We encourage our corporate customers to provide their employees – and especially their summer stand-ins – with orientation regarding the payment approval process and notify their employees of current threats.
Common frauds targeting companies and associations include, for example:
CEO fraud is a type of attack in which fraudsters impersonate an executive of a company or association to fool the recipient of the email to make a credit transfer. For example, the email may appear to be sent by the company’s CEO, when in reality, the sender's address has been forged or the email account has been hacked. These messages are particularly often targeted at accountants, fund managers and other persons in charge of payment transfers.
The messages are short in an attempt to create the impression that the payment must be made without delay. Before the credit transfer, the fraudster may enquire about the balance of the bank account, and the request may include a fake invoice. Typical reasons for payment include IT services, the redesign of a website or IT service, office supplies or logistics.
Salary payment fraud
The salary payment fraud involves sending a new account number for salary payments via an email message sent in the name of a company employee. The email may appear to be sent by an employee of the company, when in reality, the sender's address has been forged or the email account has been hacked. If you receive a request to change a bank amount via email, always check the sender’s email address and contact the employee directly using another method of communication, such as the phone, to verify the request. You should be particularly careful if an employee whose salary has been previously paid to an account in a Finnish bank submits a new bank account for salary payments other than an FI account. However, salary payments may also be directed to Finnish bank accounts in salary payment frauds.
Office 365 credentials phishing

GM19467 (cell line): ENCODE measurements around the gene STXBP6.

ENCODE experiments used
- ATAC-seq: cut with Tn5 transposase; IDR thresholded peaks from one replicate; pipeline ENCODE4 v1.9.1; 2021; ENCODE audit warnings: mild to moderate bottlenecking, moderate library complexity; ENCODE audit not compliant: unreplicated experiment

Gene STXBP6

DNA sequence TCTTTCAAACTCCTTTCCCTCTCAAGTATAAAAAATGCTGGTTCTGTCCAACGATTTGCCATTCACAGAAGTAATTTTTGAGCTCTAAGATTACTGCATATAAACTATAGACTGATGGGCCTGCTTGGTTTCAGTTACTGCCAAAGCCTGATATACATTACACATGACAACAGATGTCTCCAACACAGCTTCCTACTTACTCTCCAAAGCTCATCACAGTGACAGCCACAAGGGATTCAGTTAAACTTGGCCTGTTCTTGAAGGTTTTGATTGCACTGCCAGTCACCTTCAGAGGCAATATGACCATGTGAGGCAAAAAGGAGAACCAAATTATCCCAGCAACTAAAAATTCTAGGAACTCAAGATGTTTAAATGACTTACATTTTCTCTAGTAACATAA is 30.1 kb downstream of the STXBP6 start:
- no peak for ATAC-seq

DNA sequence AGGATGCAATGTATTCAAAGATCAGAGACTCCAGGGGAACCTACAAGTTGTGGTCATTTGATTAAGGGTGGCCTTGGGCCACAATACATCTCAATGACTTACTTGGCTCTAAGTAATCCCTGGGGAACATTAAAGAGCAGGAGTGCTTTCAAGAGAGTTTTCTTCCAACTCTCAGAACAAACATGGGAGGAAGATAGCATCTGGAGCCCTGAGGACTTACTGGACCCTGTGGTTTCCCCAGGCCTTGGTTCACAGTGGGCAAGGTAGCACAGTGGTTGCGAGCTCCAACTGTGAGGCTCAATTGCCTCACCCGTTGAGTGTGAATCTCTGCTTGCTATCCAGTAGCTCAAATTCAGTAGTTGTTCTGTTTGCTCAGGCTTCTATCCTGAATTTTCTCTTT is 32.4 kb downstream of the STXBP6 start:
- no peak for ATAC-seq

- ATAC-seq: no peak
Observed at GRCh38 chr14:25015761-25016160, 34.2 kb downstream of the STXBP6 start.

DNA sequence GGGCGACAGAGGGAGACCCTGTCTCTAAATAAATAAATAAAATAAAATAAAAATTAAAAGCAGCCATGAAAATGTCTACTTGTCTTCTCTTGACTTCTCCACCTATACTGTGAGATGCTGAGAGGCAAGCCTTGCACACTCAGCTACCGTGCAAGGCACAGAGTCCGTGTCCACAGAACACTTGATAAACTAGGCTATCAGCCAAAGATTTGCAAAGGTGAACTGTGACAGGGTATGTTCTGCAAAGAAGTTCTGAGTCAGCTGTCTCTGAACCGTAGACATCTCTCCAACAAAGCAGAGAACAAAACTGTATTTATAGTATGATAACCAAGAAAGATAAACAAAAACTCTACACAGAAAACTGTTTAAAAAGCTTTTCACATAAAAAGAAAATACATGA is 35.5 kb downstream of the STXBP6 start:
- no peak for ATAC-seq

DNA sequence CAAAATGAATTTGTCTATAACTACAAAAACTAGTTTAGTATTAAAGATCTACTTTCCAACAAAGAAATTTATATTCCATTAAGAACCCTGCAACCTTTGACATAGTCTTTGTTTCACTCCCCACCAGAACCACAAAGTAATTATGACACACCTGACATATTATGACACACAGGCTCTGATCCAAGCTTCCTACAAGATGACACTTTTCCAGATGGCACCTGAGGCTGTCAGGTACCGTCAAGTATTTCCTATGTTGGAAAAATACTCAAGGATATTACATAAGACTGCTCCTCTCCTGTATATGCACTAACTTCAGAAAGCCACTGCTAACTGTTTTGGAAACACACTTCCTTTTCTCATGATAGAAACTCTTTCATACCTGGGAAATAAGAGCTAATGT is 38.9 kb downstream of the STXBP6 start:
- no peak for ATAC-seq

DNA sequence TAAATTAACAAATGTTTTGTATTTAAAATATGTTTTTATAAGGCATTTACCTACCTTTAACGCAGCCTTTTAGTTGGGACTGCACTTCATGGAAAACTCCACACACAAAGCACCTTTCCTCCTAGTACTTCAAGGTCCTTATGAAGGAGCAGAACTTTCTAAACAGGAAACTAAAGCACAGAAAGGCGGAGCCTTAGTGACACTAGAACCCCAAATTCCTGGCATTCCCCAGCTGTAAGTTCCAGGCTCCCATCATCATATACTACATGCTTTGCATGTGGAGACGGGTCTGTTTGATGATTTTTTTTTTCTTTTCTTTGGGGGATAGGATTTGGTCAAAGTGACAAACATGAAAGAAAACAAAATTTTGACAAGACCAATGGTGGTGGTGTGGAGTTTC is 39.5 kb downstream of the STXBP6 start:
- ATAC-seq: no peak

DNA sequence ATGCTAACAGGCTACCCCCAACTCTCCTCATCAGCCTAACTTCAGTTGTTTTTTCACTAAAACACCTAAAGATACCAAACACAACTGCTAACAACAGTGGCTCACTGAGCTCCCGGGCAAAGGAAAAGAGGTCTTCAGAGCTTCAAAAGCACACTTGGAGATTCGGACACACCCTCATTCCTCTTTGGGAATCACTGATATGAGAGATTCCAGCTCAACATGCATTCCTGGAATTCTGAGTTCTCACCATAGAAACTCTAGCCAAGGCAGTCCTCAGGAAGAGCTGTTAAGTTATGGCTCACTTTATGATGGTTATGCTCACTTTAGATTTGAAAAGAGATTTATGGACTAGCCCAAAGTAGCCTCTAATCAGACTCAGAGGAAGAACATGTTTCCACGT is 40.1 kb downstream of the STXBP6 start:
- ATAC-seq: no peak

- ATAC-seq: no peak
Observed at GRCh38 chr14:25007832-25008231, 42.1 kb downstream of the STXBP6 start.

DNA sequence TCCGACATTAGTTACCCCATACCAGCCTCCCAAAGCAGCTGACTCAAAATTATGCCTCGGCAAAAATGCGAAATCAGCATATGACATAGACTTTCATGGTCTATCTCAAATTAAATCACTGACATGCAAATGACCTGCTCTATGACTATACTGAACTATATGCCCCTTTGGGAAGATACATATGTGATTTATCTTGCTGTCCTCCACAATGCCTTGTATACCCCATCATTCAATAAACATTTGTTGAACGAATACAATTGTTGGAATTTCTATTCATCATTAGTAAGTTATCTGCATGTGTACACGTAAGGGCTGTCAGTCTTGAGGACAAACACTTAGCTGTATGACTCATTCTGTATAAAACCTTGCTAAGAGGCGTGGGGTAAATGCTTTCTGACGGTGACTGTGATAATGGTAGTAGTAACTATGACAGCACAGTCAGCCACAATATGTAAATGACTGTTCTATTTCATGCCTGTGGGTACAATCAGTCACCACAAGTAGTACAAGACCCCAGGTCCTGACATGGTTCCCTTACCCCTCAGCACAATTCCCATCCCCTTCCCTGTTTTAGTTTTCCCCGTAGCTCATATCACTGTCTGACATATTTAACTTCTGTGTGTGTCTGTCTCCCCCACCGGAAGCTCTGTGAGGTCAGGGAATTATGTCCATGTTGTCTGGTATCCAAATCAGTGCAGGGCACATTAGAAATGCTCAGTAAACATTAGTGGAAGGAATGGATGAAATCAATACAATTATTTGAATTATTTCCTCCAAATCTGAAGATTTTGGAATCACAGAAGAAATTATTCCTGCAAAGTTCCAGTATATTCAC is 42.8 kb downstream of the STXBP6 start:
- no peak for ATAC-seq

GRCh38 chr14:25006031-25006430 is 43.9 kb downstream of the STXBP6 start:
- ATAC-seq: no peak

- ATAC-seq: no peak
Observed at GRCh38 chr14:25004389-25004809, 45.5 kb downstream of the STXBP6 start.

A typical Office 365 credentials phishingmessage looks as if it had been sent by someone you know and it often includes a link to another file. When you click the link, you end up on a genuine-looking page where you are asked to log in using your Office 365 credentials. However, the page is not authentic, and if you enter your credentials on the page, they will end up in the possession of the fraudsters. Using credentials acquired by phishing, the fraudsters are able to access your email and, for instance, forge payment information sent by email or create fake invoices, which they will send to the addresses saved in your email account’s contact list. Your account may also be used to send other messages phishing for other users’ Office 365 credentials.
- Agree in advance on your company’s payment approval processes for different situations and recap them on a regular basis. Provide summer stand-ins with orientation and make sure that they are aware of potential phishing attempts.
- Always pay attention to changed account numbers, verify them and agree on the principles according to which account numbers can be changed in systems.
- If you receive a suspicious message, always verify its authenticity from the sender over the phone or face-to-face.
- Report each fraud or attempted fraud to the bank to your own Payment Transactions Manager or by calling 0100 05151 (weekdays from 8 a.m. to 4 p.m.)
- File a request for investigation with the police.
- Forward the phishing email message you have received to tietoturvailmoitukset(a)op.fi
- For further information and practical advice to prevent loss, please go to the National Cyber Security Centre website.